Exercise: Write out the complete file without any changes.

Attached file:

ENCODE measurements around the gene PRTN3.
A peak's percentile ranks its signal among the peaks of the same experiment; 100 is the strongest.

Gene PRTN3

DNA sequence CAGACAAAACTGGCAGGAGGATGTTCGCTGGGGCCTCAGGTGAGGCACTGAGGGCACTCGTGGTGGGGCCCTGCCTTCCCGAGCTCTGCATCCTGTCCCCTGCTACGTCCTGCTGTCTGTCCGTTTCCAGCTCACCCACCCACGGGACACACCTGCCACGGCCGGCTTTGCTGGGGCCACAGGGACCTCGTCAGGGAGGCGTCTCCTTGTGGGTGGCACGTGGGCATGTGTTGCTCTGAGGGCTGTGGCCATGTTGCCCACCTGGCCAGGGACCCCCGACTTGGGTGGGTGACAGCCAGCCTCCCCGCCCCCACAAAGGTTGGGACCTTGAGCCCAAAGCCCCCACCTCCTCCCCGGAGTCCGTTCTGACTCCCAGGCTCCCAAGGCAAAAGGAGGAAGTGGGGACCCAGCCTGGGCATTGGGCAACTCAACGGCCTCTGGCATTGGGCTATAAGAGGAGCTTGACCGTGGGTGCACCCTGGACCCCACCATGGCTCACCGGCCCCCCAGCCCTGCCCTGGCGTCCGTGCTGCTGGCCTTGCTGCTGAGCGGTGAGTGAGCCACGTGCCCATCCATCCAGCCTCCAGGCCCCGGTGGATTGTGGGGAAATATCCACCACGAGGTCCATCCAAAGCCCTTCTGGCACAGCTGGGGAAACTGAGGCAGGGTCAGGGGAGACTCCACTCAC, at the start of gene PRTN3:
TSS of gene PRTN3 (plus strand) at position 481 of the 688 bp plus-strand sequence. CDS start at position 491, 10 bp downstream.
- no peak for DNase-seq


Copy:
ENCODE measurements around the gene PRTN3.
A peak's percentile ranks its signal among the peaks of the same experiment; 100 is the strongest.

Gene PRTN3

DNA sequence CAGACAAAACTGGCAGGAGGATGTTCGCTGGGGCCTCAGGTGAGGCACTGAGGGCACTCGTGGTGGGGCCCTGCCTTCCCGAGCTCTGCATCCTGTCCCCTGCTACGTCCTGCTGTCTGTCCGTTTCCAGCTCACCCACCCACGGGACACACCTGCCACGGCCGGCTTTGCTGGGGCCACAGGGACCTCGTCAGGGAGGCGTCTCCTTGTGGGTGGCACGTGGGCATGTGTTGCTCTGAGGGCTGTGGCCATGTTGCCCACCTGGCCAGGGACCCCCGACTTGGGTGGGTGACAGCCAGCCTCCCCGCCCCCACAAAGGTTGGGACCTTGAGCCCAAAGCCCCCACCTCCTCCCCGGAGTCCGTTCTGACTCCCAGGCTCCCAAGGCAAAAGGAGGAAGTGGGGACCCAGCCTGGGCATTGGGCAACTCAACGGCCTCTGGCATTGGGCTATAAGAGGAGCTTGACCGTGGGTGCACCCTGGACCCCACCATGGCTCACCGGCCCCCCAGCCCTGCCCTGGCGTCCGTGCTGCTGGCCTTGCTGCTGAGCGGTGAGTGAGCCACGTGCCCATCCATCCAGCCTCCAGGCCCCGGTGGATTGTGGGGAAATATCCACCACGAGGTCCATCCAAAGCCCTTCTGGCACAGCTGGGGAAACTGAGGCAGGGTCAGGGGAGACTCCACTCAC, at the start of gene PRTN3:
TSS of gene PRTN3 (plus strand) at position 481 of the 688 bp plus-strand sequence. CDS start at position 491, 10 bp downstream.
- no peak for DNase-seq